University of Pittsburgh


Kabbalah, Jewish mystic interpretations of the Scriptures, comprising the Sefer Yetsirah and the Zohar

Fishburn and Hughes: "From the Hebrew Kabbal, meaning 'to receive': 'the received', or traditional, lore. This general term is applied in Judaeo-Christianity to a body of religious knowledge and experience which seeks to provide a means of approaching God directly, and revealing the hidden inner mysteries of the Old Testament, particularly the five books of Moses. In the words of Gershom Scholem, Cabbala is not one system but is a vast variety of attempts to view, or give symbolic structure to, rabbinical Judaism.

The Cabbala is largely concerned with postulating cosmological systems: that is to say, with speculative theories of the creation, maintenance and destiny of the world and the interrelation of its components. It includes a description of the role of man and other living creatures, the behaviour of the heavenly hosts and the interaction of these with the Godhead. As a method of mystical and poetical exposition of the Scriptures, the Cabbala adopts an immanent approach to the Universe, believing in the hidden existence of godliness behind and within every material object. Thus in Cabbalistic thought the visible world is likened to a veil or curtain which esoteric interpretations are able to lift, revealing a more direct vision of the true mysteries of God and his creation. Since, according to the Jewish account of creation, language preceded the act of creation ('And God said, "Let there be light"; and there was light'), there followed a belief in the magical properties of Hebrew, the language employed by God. In Hebrew each of the 22 letters has its equivalent numerical value, and an important Cabbalistic method of exegesis is Gematria, or the interpretation of the Scriptures based upon numerical calculations and combinations of the Hebrew letters. This method did not exclude belief in the magic and creative properties of the Hebrew letters which, if deciphered, might reveal not only the ineffable presence of God, but also his mysterious power of creation. A guide to the different Cabbalistic theories can be found in the Zohar, the holy book of Cabbalism. Borges was attracted to any idea which postulated the unreality of the visible world; what fascinated him particularly about the Cabbala was the idea of a systematic combinatorial method of mystical revelation (see A Defence of Kabbalah, TL 83). See Pentateuch." (36-37)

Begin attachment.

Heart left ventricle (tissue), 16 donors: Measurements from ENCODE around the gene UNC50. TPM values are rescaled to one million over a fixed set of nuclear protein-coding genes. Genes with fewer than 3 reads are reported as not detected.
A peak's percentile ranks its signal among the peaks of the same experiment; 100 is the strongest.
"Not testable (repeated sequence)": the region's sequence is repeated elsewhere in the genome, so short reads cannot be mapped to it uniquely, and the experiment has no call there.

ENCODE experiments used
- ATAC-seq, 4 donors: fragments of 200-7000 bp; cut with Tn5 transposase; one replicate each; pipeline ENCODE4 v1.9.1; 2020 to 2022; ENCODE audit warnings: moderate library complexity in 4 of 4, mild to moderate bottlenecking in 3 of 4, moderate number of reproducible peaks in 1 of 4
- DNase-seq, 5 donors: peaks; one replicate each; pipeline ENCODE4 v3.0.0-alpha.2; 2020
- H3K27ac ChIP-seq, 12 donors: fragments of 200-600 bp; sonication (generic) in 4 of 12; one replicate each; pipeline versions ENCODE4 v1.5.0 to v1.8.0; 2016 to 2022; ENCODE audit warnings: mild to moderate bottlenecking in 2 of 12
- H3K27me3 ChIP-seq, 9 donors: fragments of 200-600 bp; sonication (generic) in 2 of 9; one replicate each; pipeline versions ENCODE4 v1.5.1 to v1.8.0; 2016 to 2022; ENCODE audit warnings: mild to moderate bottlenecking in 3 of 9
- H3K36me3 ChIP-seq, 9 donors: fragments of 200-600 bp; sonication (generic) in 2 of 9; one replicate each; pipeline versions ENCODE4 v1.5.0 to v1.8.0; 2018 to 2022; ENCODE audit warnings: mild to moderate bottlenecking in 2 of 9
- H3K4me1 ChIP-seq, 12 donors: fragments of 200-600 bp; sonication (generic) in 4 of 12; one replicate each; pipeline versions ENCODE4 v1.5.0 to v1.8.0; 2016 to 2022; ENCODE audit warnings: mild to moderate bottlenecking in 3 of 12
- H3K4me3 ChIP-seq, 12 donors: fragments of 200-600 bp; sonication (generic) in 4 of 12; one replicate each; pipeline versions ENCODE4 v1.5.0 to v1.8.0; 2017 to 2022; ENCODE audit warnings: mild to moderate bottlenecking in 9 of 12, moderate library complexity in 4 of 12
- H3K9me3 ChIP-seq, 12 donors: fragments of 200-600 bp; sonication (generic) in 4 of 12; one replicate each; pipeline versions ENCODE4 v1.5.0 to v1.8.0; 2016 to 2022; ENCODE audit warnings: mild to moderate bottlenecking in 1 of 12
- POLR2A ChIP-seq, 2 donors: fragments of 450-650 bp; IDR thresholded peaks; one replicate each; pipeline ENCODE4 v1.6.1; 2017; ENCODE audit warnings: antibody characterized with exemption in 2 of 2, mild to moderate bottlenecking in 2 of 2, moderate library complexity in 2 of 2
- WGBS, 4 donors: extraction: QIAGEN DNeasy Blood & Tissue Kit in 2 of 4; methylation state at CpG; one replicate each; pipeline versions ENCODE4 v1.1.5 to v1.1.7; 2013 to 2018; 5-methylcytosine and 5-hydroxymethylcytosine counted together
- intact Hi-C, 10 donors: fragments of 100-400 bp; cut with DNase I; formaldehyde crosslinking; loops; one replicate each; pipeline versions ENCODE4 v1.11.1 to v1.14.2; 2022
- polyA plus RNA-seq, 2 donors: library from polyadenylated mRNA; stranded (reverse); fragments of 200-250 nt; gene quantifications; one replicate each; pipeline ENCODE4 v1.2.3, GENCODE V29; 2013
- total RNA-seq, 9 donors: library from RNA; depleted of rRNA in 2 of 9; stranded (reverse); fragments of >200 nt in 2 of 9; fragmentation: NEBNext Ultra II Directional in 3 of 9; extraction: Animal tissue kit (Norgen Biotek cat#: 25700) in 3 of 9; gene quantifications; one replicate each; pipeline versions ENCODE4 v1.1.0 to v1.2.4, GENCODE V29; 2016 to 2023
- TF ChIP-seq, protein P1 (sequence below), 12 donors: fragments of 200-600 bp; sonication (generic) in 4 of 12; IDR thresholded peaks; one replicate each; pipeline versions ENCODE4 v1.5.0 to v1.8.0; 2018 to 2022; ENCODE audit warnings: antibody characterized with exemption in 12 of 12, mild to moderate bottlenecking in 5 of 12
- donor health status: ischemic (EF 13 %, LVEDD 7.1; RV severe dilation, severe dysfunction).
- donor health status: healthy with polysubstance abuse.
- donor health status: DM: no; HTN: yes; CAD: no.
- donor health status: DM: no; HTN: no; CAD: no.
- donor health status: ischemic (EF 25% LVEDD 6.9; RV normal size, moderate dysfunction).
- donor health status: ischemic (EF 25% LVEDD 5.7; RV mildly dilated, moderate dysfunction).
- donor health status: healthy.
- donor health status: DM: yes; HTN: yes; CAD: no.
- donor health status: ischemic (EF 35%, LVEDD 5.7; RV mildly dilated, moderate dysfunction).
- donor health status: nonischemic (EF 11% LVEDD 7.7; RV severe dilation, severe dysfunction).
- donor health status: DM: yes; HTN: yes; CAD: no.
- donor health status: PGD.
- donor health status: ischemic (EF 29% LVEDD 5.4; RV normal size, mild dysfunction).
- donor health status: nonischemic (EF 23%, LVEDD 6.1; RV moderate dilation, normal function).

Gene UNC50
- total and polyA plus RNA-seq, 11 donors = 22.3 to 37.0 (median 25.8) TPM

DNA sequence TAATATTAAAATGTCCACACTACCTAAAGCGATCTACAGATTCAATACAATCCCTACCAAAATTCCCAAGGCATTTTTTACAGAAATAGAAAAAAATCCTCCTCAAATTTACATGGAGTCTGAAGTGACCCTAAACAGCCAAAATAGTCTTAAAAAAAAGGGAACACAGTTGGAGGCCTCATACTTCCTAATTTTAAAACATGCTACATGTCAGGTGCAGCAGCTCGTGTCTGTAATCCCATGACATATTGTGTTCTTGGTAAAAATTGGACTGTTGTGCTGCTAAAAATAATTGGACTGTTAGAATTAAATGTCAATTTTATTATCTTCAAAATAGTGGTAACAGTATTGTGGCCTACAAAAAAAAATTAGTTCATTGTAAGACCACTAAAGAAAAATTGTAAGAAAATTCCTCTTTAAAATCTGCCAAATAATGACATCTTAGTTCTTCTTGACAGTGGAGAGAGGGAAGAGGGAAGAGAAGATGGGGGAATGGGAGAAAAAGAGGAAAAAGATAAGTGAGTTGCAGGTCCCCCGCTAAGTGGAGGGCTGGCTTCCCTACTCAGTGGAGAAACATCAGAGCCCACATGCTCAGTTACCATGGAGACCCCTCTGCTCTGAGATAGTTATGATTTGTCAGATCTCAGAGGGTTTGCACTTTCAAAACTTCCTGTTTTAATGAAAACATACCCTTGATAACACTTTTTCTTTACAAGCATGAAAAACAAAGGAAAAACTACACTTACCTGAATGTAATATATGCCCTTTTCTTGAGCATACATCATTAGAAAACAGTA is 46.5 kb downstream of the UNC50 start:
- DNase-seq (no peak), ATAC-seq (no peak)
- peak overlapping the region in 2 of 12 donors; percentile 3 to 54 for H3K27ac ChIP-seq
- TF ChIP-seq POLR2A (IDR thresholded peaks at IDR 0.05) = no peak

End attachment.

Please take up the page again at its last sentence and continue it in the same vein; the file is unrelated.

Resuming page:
Borges Index: 
Una vindicaci√≥n de la c√°bala, Discusi√≥n, OC, 211. El Aleph, El Aleph, OC, 627. El golem, El otro, el mismo, OC, 885. Israel, Elogio de la sombra, OC, 997. Cat√°logo y an√°lisis de los diversos libros de Loomis, Cr√≥nicas de Bustos Domecq, OCC, 322. Lugones, poeta, Leopoldo Lugones, OCC, 475. La Transmigraci√≥n, Qu√© es el Budismo, OCC, 741. El Lama√≠smo, Qu√© es el Budismo, OCC, 762-63. El Siglo XVII, Introducci√≥n a la literatura inglesa, OCC, 825. Cynewulf, Literatura de la Inglaterra sajona, Literaturas germ√°nicas medievales, OCC, 880. La Edda Mayor, Literatura escandinava, Literaturas germ√°nicas medievales, OCC, 925. El libro, BO, 16, 18. Emanuel Swedenborg, BO, 48. Leon Bloy, BP, 98. La larga busca, CONJ, 79. Exposici√≥n Homenaje, CS, 66. El congreso que yo he visto, CS, 154. The Telling of the Tale, CV, 72. Thought and Poetry, CV, 82. La nader√≠a de la personalidad, I, 88. Trascendentalismo, ILN, 20. Thomas Carlyle: Sartor Restartus, P, 34. Francisco de Quevedo: Prosa y verso, P, 121. Olaf Stapledon: Hacedor de estrellas, P, 152. Emanuel Swedenborg: Mystical Works, P, 161. Una. La Divina Comedia, SN, 11. Seis. La c√°bala, SN, 125-39. Descripci√≥n del cielo, TR1, 350. Los primeros 25 a√Īos de Davar, TR3, 289, 290. Borges, un tejedor de sue√Īos, TR3, 378. La rosa de Paracelso, VA, 23.